msg = torch.bmm(edges.src['h'].unsqueeze(1), w).squeeze()
    return {'msg': msg}

And the first line duplicates weight matrix onto edges based on relation type of the edge.

Let’s assume, your graph has 10x more edges than nodes, then you have about 6760 x 10 ~ 70k edges. After w = weight[edges.data['rel_type']], each edge gets a weight matrix of size 125 x 125. So this single line would cost 70k x 125 x 125 x 4bytes/float ~ 4GB memory.

So how should we solve this problem? I can think of several things you could give a try:

  1. reduce the weight matrix size by
    • reduce n_dim, if you check out author’s implementation, for basis decomposition, n_dim 16 is used
    • use block decomposition to reduce matrix size to 1/num_bases
  2. do not duplicate weight matrix onto edges
    • you can try creating subgraphs of the original graph, where each subgraph only contains one edge type, and then perform message-passing on each subgraph separately and merge the results back. By doing so, on each subgraph, the weight matrix can be shared and do not need to be duplicated onto edges.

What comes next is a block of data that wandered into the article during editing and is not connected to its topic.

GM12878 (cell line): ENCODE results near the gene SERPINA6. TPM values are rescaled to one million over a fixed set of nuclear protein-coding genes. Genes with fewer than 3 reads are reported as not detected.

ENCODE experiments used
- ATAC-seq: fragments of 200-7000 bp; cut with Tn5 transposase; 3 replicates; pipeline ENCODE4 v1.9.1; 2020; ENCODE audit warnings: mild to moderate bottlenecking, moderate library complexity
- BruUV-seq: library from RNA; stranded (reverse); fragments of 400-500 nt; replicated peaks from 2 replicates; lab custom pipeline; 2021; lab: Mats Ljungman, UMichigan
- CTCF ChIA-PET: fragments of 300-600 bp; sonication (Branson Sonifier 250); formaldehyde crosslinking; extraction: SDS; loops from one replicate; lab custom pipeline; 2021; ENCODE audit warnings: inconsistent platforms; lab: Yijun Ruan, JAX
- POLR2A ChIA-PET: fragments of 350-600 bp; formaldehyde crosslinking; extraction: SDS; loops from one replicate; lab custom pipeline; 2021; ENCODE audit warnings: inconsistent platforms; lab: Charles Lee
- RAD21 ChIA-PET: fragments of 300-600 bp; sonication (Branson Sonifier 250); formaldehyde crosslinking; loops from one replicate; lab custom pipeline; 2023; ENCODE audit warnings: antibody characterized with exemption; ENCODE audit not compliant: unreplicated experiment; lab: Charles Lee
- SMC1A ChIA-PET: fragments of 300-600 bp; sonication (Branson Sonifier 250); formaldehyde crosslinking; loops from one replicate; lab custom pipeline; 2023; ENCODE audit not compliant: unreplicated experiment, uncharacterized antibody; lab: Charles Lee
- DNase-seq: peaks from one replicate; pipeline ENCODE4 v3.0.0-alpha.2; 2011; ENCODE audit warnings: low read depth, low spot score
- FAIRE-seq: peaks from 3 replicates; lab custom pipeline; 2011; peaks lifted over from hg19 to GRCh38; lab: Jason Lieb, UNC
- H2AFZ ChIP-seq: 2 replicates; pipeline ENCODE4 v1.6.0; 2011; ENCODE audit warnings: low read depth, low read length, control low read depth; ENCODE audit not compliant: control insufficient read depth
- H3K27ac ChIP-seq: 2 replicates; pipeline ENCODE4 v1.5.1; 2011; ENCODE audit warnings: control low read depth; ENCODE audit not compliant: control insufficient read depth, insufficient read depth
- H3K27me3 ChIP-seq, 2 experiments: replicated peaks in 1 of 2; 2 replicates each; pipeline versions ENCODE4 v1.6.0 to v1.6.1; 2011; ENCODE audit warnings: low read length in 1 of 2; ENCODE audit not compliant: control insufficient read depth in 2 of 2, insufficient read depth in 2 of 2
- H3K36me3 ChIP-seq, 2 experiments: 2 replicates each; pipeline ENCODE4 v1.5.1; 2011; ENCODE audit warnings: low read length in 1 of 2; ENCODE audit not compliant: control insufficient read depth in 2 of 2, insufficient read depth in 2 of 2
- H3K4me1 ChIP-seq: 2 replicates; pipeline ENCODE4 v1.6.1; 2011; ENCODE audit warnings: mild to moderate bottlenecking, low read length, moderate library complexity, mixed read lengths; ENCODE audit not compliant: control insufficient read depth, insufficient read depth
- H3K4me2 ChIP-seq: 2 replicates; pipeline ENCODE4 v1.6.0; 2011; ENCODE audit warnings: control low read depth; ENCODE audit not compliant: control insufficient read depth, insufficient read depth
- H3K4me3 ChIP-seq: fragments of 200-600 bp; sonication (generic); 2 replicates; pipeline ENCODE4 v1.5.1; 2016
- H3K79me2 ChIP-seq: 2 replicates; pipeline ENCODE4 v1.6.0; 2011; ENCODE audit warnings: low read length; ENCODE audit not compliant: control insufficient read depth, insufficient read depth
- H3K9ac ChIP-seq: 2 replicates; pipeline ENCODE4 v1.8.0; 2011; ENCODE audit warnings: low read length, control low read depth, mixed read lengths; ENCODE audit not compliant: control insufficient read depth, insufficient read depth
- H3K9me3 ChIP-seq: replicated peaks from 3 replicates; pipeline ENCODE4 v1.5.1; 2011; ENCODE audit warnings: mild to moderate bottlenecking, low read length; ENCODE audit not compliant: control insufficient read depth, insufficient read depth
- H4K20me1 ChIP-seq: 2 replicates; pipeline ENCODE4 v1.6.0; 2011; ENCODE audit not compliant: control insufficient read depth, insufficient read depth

• the bummer is: if you graph has hundreds or more relations, it might not be efficient.

#7

@Erutan-pku Could you share how many nodes, edges and relation types are there in your graph?


#8

It’s a batched task, so the graph size is different in different batches. And when the OOM Error occurred, there are about 6k nodes. relation types are 92 (well, most of them are useless, I am going to merge some of them). About 3 edges per node (have considered bi-directed edges) since the graph is a extension of tree.


#9

This sounds reasonable and interesting. I will try your suggests as well as pruning the graph size according to the task.
Thank you very much~


#10

I find a better implement of RGCN, which is more friendly to graphics memory.
Here, we do not copy the weight matrix in RGCN for each edge (which size is |E|d_ind_out,and the following calculation is [|E|d_ind_out]*[|E|d_in]=[|E|d_out]), but copy the weight vector (size=|E|n_base) and calculate the base transform matrix for each front node ([n_based_ind_out][|E|*d_in]=[|E|n_based_out]) and finally get the output ([|E|n_base][|E|n_based_out]=[|E|*d_out]).
Since n_base is (at least) several times smaller than d_in and d_out, this will save graphics memory for several times.